Microstock has made it possible for anyone with a decent camera, a drop of talent and a few Photoshop skills to make money as a photographer. But it would be nice to earn the sort of amounts that stock companies like Corbis and Getty charge for their images, instead of the buck or two handed out by iStock and Fotolia.
Stock companies though are much pickier than microstock sites and getting your foot in the door of those higher-paying clubs isn’t easy.
That might be about to change.
PhotoShelter, a portfolio site mostly used by professionals (and whose CEO we interviewed here), has now started the PhotoShelter Collection and is calling for contributions. A spokesperson told us:
PhotoShelter is actively seeking out both professional and amateur photographers who may not typically sell their work as stock, but whose visions can provide original and commercially viable pictures of life…
We are looking for all types of images for The PhotoShelter Collection. It is important for photographers to ensure that their pictures meet the minimum size and resolution requirements, but beyond that just be creative… This translates to an eclectic and contemporary array of image options.
Or to put it another way, it translates to something like a stock site but with a number of important differences.
First, photographers set their own prices. You have to pay a 30 percent commission to PhotoShelter, but you decide the licensing rate. PhotoShelter also uses fotoQuote which can provide a useful guide if you’re not sure how much to charge.
Interestingly, the fee can’t be lower than $50.
It’s also open to everyone. Any photographer can send in 3-10 photos in categories as wide as Contemporary, Pro Stock and Editorial for the site’s editors to review. There’s no guarantee you’ll be accepted but the site allows rejected photographers to try again, at least until the editors get fed up.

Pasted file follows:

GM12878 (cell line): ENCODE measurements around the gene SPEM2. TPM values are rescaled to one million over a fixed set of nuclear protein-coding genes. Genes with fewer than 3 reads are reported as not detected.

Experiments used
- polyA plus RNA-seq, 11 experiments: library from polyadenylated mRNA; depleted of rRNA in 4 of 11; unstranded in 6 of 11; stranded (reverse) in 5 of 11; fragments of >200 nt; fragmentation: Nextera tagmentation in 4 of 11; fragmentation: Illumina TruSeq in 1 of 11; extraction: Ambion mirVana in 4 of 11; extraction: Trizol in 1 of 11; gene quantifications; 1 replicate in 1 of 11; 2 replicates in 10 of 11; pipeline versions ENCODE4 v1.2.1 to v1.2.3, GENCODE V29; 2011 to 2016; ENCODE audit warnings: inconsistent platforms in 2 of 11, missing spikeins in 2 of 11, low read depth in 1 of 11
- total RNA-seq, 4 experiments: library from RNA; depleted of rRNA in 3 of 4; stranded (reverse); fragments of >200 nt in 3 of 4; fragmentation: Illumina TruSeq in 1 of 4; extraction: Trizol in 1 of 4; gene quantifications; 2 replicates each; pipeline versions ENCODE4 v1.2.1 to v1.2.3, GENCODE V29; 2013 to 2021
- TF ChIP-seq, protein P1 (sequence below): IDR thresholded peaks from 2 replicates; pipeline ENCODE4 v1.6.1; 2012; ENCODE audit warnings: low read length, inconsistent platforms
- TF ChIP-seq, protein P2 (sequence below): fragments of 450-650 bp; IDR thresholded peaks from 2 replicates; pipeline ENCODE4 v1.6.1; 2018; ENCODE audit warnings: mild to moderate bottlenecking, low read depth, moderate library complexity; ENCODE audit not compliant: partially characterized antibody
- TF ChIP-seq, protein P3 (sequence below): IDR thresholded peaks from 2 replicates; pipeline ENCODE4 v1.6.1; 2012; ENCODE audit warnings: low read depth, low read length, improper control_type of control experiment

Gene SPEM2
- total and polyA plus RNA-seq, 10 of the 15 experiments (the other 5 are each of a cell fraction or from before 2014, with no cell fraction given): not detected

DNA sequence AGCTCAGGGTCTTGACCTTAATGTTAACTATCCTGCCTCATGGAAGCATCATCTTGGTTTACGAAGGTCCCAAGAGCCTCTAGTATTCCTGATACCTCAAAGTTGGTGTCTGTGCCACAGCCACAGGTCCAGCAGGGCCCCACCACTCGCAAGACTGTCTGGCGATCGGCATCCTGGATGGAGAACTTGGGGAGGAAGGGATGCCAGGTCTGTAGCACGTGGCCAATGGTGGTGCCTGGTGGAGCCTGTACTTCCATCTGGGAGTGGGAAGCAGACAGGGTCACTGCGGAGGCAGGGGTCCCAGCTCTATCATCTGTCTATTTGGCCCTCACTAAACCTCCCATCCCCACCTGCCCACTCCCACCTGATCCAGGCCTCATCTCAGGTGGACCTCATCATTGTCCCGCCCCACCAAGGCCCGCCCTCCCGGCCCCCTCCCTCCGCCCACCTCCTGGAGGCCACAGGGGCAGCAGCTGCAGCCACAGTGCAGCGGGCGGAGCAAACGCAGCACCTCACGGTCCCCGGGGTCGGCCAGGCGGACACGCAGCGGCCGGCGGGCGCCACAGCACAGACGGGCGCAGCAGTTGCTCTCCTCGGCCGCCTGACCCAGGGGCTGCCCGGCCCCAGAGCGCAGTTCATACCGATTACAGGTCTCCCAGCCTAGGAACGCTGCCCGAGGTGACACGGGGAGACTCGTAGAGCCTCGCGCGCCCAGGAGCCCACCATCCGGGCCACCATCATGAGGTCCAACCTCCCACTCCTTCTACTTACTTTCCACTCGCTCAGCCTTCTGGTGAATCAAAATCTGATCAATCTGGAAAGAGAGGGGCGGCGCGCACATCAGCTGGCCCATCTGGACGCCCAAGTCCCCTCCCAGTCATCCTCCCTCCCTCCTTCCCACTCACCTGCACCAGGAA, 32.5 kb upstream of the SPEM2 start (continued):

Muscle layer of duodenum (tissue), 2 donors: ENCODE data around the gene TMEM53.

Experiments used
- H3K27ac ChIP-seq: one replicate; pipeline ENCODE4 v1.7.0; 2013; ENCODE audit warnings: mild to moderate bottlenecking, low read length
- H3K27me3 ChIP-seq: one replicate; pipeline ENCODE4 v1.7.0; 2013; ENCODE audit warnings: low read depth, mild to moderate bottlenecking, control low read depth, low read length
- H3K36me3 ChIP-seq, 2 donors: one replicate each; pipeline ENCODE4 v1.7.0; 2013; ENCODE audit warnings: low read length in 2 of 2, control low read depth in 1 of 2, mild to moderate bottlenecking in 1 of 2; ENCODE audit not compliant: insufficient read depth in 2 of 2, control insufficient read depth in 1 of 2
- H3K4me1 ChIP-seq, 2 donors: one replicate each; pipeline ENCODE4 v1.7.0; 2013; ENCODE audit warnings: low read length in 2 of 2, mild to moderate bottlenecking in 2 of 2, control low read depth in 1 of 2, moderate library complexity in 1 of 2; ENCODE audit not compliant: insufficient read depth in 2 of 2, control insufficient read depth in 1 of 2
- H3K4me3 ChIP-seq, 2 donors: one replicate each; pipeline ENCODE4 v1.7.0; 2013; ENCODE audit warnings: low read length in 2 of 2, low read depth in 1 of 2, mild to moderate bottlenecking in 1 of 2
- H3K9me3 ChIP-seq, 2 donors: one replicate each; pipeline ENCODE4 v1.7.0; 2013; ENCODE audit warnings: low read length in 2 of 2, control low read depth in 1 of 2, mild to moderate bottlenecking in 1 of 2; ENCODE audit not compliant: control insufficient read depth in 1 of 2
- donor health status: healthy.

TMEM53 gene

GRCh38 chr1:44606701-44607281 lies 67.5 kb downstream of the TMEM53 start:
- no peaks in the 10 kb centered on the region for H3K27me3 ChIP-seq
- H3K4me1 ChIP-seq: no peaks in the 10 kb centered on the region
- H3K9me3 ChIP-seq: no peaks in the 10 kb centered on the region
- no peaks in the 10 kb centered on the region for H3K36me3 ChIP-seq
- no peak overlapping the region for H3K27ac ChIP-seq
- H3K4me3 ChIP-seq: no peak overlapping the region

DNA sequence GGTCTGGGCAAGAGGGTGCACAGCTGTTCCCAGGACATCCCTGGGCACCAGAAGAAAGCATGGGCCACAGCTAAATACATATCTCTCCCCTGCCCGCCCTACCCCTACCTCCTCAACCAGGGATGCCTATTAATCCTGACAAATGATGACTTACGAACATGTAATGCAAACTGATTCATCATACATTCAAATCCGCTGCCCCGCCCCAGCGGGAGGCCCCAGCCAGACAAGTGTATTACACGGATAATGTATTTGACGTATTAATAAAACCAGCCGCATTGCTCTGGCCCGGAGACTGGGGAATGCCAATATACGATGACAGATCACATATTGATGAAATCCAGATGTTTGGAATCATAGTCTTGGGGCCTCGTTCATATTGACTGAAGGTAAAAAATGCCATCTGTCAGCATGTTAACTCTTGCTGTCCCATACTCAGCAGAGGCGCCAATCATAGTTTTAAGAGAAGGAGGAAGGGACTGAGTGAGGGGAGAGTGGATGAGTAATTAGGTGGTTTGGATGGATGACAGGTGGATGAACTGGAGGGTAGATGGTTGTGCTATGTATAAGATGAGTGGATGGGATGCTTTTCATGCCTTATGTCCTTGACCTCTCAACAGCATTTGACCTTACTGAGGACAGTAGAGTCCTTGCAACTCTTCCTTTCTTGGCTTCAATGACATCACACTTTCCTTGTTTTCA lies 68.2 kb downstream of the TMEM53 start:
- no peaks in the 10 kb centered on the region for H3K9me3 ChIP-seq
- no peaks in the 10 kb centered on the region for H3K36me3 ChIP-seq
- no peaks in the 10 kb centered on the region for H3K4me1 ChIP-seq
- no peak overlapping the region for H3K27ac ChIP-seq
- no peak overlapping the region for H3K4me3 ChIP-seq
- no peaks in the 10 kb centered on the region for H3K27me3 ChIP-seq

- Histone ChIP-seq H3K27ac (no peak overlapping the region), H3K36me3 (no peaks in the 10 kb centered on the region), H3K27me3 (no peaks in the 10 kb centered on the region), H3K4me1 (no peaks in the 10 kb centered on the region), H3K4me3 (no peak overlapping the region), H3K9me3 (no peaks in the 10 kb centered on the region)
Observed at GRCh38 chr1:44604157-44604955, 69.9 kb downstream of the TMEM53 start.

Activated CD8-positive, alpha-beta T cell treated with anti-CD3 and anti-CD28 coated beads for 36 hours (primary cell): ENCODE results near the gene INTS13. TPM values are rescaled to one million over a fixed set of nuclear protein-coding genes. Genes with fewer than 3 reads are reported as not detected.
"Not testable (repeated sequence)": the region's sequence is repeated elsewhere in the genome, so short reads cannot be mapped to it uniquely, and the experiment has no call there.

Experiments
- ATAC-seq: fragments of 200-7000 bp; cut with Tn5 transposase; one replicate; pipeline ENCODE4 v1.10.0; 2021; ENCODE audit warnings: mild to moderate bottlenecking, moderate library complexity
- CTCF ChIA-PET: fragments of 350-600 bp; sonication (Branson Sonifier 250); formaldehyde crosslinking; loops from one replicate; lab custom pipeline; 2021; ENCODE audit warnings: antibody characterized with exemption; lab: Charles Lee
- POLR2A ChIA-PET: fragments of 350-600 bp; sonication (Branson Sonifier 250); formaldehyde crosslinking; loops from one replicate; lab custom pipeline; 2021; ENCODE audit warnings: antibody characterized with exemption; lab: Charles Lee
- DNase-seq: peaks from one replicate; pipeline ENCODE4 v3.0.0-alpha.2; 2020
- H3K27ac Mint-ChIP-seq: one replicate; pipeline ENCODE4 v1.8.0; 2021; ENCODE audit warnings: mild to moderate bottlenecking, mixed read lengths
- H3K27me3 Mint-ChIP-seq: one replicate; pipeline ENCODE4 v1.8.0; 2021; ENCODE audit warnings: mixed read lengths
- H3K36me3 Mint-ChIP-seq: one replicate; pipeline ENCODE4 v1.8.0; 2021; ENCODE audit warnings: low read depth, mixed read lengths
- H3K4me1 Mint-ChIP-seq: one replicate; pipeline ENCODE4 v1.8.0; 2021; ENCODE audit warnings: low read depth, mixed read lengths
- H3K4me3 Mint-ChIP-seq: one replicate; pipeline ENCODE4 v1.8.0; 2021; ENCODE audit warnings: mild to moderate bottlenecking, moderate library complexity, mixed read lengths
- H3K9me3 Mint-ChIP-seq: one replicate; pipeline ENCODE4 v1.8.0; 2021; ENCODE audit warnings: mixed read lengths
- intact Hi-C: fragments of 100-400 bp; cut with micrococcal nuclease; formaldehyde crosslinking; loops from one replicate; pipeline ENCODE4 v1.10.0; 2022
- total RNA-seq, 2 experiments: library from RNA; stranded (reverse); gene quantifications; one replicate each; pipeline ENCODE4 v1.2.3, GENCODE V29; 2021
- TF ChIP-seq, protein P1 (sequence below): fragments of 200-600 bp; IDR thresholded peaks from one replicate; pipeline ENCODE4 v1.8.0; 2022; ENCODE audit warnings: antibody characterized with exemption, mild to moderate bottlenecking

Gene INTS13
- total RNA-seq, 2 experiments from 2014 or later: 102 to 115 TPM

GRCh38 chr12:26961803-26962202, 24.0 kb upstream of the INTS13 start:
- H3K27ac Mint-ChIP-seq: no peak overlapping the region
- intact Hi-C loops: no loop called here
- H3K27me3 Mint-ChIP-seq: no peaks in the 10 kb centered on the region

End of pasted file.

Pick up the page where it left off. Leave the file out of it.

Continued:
But perhaps the most interesting part of the new service is that your images don’t have to be exclusive.
That could give photographers a whole new strategy to think about when it comes to trying to sell their images.
At the moment, if you’ve got a photo that you think is sellable, the most realistic option is to upload it to a microstock site and hope that it sells enough licenses to make the effort worthwhile.
But why would you sell an image for a dollar, when you can now offer it through the PhotoShelter Collection for at least $50?
A better strategy then might be to submit it first to PhotoShelter. If it’s accepted, wait three months to see if the photo sells. If it doesn’t sell, either adjust the price or place it on a microstock site.
That could increase the time it takes before an image starts to make money but it would give your photos a chance to make their true value before iStock hawks them for a buck a piece.
[tags]photoshelter, the photoshelter collection, midstock [/tags]